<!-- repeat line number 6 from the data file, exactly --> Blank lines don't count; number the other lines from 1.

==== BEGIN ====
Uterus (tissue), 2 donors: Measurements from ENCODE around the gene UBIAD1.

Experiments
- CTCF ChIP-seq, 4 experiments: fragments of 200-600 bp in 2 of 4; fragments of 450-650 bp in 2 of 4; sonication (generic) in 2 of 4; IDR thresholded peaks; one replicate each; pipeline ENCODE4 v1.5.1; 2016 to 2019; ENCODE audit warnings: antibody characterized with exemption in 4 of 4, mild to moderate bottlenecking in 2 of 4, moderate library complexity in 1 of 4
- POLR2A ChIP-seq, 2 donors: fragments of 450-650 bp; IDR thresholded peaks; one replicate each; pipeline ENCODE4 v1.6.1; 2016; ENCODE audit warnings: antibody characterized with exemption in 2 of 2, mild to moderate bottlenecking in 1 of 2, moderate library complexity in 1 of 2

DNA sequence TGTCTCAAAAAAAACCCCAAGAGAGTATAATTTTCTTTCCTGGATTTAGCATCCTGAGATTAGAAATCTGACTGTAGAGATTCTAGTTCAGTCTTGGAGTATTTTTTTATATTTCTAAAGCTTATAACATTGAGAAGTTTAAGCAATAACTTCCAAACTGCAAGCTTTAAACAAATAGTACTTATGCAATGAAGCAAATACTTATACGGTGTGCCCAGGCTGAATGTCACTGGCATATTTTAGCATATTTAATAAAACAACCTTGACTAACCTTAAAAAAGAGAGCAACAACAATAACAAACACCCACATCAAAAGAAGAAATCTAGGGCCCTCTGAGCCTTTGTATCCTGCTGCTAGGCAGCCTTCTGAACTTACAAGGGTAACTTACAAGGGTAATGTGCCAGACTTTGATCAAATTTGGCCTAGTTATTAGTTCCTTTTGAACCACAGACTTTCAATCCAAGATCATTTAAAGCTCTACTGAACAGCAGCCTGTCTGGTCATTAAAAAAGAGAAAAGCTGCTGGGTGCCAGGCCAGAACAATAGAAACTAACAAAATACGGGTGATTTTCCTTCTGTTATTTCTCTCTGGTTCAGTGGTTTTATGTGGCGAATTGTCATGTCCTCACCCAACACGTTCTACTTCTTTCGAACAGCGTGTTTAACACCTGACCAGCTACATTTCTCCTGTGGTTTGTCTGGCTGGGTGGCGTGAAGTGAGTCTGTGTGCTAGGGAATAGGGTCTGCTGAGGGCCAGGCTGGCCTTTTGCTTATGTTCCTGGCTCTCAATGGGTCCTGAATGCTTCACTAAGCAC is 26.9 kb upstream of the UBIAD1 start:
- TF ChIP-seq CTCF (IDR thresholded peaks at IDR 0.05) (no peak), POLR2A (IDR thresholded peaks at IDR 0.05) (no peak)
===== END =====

- TF ChIP-seq CTCF (IDR thresholded peaks at IDR 0.05) (no peak), POLR2A (IDR thresholded peaks at IDR 0.05) (no peak)